Hanks is obviously the best thing about Sully, and it's not even a close call. He'll probably be nominated for Best Actor this year at the Oscars, which means he'll fill the obligatory slot of "Great Performance in a Bad Movie." Hanks is an actor who can deliver an exceptional performance under almost any circumstance, and he injects a kindness into Captain Sullenberger that is invaluable to the success of the character. "Be sure to take a blanket, it'll be cold out there," says Hanks' Sully as he trudges his way through the inside of a water-logged plane, ensuring that each passenger is comfortable during the entirety of this disaster. Those moments of human goodness are the things that stick out, and when Eastwood captures that spirit, it's great. Unfortunately, those graceful sequences are few and far between in a bland film that never clicks.
The crash sequence is the centerpiece of the film, and I figured that even if the rest of Sully didn't work, we would get an amazing, thrilling recreation of the famed Hudson landing. While Eastwood seems to get many of the small details right in terms of just what happened during the crash, the scene is so dramatically inert that I seriously doubt if anyone will be excited, frightened, or harrowed by what they're seeing on screen. Look, I didn't need Eastwood to punch it up with overly melodramatic action movie music, but the truth is that he just didn't do enough to create an engaging cinematic recreation of this event. The scene happens right around the midway point of the movie, and when it was over, I found myself saying "Wait, that's it?"
But hold on, it gets even better. Just as Sully is nearing its conclusion, the crash scene is repeated again. To clarify, the final act of the movie centers around the NTSB hearing which was meant to settle the facts of the case once and for all. After watching airplane simulations of other pilots trying to make a return to LaGuardia (another strange, bizarre decision), the NTSB officer in charge (Mike O'Malley) orders for the cockpit recording of the incident to be played in front of everyone in the room. This prompts the movie to go through the crash sequence again, and not just part of it, but literally the entire thing from start to finish. If Eastwood had held off on showing us the crash until this part of the film, that may have actually been an interesting choice. But there was absolutely no reason for us to watch the scene again, and it just feels like the movie is killing time (it's an incredibly short 96 minutes) before wrapping things up.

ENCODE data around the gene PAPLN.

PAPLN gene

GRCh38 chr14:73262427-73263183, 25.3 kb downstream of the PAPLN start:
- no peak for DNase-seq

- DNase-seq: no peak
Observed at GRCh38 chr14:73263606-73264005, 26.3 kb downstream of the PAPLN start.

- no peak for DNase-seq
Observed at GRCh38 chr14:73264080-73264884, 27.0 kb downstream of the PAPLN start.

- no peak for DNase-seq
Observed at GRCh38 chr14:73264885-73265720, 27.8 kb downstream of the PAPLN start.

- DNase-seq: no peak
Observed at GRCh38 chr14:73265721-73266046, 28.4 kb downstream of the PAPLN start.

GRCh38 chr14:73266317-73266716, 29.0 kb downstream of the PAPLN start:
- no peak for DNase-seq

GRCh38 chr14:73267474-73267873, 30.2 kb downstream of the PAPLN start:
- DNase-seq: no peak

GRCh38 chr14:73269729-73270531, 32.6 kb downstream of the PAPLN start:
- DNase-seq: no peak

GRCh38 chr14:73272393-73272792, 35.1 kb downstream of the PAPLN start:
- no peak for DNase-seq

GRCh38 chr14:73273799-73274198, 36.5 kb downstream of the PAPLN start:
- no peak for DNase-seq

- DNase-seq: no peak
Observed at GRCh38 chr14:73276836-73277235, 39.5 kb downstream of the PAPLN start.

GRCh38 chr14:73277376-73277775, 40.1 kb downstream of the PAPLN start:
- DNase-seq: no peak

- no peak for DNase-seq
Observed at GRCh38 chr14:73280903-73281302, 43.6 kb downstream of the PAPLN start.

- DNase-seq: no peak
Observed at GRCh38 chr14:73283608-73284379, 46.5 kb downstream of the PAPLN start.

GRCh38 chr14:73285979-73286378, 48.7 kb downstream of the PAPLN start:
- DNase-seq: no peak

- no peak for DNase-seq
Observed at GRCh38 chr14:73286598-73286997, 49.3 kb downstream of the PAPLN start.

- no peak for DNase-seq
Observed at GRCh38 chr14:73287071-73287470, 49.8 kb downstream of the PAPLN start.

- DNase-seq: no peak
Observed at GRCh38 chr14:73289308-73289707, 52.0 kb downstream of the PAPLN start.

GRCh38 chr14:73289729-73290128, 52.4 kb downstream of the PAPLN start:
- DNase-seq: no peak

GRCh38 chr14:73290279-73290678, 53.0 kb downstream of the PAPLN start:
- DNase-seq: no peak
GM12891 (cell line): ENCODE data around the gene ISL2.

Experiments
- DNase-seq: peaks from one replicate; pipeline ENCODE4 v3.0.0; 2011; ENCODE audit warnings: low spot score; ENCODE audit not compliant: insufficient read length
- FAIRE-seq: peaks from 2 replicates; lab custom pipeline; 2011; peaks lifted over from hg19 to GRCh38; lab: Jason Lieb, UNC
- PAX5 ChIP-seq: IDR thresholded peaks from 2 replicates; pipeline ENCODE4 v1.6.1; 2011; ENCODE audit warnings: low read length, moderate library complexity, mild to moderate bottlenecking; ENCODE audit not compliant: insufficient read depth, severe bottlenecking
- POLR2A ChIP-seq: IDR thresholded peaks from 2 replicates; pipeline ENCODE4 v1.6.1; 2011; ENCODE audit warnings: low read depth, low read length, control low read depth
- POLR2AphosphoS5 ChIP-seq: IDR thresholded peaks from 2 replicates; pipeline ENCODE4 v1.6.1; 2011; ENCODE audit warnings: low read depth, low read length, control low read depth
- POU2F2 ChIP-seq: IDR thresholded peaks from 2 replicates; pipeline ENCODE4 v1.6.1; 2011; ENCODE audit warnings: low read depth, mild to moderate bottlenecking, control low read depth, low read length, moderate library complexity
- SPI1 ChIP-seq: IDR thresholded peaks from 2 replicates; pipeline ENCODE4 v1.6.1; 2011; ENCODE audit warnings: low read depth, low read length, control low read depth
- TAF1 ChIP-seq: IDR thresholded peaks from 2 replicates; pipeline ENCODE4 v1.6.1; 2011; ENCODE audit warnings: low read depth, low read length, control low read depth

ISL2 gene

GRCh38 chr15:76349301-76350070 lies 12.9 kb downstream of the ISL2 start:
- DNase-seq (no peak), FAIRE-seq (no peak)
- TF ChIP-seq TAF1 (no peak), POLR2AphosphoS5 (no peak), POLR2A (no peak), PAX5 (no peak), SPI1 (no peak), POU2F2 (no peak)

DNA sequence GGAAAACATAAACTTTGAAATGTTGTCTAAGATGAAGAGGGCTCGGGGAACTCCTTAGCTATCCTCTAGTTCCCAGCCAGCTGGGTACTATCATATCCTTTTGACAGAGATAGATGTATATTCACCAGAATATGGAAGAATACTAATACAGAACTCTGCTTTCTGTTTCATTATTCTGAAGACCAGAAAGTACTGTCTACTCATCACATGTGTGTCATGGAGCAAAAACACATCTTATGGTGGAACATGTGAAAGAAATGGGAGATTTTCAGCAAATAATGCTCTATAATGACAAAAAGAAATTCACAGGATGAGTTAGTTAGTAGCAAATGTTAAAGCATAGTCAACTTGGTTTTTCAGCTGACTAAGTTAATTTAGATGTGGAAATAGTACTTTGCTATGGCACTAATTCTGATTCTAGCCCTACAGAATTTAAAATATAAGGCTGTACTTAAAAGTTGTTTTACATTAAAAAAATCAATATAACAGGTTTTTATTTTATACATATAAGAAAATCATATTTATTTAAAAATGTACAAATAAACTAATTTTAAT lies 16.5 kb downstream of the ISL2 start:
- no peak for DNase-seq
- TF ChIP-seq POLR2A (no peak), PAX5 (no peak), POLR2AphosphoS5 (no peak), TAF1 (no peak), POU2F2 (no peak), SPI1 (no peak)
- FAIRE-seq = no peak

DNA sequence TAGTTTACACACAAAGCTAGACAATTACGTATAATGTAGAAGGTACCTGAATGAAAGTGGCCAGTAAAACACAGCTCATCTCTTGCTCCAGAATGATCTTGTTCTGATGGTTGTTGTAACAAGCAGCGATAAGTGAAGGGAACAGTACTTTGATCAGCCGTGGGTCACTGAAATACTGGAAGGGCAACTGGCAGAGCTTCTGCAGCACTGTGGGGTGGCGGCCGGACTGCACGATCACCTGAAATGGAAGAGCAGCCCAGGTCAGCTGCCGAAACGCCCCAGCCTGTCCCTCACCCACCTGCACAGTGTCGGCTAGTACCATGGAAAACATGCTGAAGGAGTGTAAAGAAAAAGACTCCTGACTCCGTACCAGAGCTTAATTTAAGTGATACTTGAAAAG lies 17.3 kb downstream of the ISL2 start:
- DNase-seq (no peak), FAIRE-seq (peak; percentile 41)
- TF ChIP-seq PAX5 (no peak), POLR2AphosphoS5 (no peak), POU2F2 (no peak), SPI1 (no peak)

Throughout the whole film, I found myself admiring what Eastwood was going for while simultaneously recognizing the huge flaws in its execution. With Sully, he's trying to give us a portrait of a quiet, unassuming hero, and the movie tries to convey that generous humility at every turn. But as a piece of cinema, it just never even comes close to working. Eastwood gets caught in the crossfire between what he's aiming for and traditional biopic conventions (some of the human interest subplots in this movie are cringeworthy), and it feels like an awkward balance at times. But most importantly, there's barely an arc to the story, and there doesn't seem to be much of a point beyond the honoring of an American hero. The modesty of the whole production ends up feeling quite dull, and as warmly inviting as the story is, it's tough to ever be really engaged by the film.
Sully is led by a charming enough performance from Tom Hanks, but there's just not enough here to warrant a trip to the theater. Eastwood seems to have the right idea for the story of Captain Chesley "Sully" Sullenberger, and yet he doesn't get the job done, leaving us with a film that will likely make you question why you're watching it at every turn. A few interesting ideas float around but they're overwhelmed by some seriously bland storytelling, and when Eastwood runs out of things to say, the movie just kinda ends. I wanted to love this film, but instead, I'm gonna have to chalk it up as the first big disappointment of the fall movie season. When even a dramatization of one of the most famous events of the 21st century manages to come across as tedious and uninteresting, you know you've got a problem on your hands.
THE FINAL GRADE: C- (5/10)